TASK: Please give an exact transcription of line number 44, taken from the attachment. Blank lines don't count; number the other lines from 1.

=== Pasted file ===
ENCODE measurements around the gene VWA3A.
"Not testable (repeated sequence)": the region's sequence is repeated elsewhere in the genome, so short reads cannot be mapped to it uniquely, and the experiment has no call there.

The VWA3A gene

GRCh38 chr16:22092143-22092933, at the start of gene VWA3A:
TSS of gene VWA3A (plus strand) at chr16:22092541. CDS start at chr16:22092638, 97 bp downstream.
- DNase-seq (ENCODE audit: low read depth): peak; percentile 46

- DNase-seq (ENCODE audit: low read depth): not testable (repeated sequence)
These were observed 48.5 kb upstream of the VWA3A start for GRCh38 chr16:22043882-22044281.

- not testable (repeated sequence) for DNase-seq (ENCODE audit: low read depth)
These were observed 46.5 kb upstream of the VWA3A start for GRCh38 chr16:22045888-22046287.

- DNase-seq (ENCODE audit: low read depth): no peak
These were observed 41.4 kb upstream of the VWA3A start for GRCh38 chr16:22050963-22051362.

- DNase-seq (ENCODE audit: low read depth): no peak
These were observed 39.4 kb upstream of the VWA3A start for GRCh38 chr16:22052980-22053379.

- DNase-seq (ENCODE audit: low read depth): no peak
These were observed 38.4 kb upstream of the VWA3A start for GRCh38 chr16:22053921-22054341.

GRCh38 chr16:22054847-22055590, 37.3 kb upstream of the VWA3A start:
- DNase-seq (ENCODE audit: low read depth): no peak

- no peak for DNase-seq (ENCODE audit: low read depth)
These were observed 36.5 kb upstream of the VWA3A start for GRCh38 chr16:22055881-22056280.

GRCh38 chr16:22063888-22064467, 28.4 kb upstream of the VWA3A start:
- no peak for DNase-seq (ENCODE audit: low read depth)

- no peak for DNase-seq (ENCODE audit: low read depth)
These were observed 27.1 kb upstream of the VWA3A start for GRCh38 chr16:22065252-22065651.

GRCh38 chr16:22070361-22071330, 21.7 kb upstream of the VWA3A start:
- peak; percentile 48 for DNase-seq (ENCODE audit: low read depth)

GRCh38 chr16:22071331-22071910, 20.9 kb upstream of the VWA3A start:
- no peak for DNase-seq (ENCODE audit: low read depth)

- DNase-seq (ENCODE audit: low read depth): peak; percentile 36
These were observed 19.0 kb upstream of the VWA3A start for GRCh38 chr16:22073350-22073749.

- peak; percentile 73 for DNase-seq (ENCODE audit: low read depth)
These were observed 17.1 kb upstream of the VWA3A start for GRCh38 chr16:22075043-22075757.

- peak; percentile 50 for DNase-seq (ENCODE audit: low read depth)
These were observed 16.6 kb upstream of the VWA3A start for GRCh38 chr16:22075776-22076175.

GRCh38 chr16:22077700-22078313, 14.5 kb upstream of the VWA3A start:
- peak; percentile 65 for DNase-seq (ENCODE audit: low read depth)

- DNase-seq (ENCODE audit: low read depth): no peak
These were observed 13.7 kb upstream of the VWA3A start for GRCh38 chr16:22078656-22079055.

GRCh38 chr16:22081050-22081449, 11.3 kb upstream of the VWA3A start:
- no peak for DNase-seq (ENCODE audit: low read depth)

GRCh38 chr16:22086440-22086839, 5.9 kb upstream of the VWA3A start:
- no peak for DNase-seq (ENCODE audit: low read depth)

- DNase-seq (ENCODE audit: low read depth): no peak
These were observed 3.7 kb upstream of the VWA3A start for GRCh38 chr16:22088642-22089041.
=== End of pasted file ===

These were observed 3.7 kb upstream of the VWA3A start for GRCh38 chr16:22088642-22089041.